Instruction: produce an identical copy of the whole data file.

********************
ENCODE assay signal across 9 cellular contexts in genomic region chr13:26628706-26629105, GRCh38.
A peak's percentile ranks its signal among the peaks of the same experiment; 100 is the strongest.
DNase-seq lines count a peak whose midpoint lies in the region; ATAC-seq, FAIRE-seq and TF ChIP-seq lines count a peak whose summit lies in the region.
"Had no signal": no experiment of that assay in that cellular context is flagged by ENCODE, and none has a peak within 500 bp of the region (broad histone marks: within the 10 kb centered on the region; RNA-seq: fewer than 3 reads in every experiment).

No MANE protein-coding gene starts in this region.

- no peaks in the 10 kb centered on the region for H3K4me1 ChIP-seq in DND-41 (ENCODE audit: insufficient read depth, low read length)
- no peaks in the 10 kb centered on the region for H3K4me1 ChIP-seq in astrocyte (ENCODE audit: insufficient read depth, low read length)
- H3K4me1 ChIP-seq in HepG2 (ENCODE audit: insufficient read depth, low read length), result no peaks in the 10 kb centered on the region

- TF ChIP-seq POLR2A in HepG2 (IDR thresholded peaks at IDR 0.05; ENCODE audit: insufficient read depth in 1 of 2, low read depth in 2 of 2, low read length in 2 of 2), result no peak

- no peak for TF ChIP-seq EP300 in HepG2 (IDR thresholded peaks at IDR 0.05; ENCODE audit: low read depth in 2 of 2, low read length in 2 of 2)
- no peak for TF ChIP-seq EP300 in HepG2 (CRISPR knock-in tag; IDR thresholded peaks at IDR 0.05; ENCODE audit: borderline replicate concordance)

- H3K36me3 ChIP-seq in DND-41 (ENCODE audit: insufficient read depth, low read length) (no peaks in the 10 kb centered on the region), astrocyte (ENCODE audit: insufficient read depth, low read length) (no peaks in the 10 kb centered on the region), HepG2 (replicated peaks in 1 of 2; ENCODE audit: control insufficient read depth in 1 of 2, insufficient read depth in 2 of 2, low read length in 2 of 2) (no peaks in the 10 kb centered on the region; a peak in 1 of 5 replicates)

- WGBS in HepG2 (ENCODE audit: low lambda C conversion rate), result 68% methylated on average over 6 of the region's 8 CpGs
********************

ENCODE assay signal across 9 cellular contexts in genomic region chr13:26628706-26629105, GRCh38.
A peak's percentile ranks its signal among the peaks of the same experiment; 100 is the strongest.
DNase-seq lines count a peak whose midpoint lies in the region; ATAC-seq, FAIRE-seq and TF ChIP-seq lines count a peak whose summit lies in the region.
"Had no signal": no experiment of that assay in that cellular context is flagged by ENCODE, and none has a peak within 500 bp of the region (broad histone marks: within the 10 kb centered on the region; RNA-seq: fewer than 3 reads in every experiment).

No MANE protein-coding gene starts in this region.

- no peaks in the 10 kb centered on the region for H3K4me1 ChIP-seq in DND-41 (ENCODE audit: insufficient read depth, low read length)
- no peaks in the 10 kb centered on the region for H3K4me1 ChIP-seq in astrocyte (ENCODE audit: insufficient read depth, low read length)
- H3K4me1 ChIP-seq in HepG2 (ENCODE audit: insufficient read depth, low read length), result no peaks in the 10 kb centered on the region

- TF ChIP-seq POLR2A in HepG2 (IDR thresholded peaks at IDR 0.05; ENCODE audit: insufficient read depth in 1 of 2, low read depth in 2 of 2, low read length in 2 of 2), result no peak

- no peak for TF ChIP-seq EP300 in HepG2 (IDR thresholded peaks at IDR 0.05; ENCODE audit: low read depth in 2 of 2, low read length in 2 of 2)
- no peak for TF ChIP-seq EP300 in HepG2 (CRISPR knock-in tag; IDR thresholded peaks at IDR 0.05; ENCODE audit: borderline replicate concordance)

- H3K36me3 ChIP-seq in DND-41 (ENCODE audit: insufficient read depth, low read length) (no peaks in the 10 kb centered on the region), astrocyte (ENCODE audit: insufficient read depth, low read length) (no peaks in the 10 kb centered on the region), HepG2 (replicated peaks in 1 of 2; ENCODE audit: control insufficient read depth in 1 of 2, insufficient read depth in 2 of 2, low read length in 2 of 2) (no peaks in the 10 kb centered on the region; a peak in 1 of 5 replicates)

- WGBS in HepG2 (ENCODE audit: low lambda C conversion rate), result 68% methylated on average over 6 of the region's 8 CpGs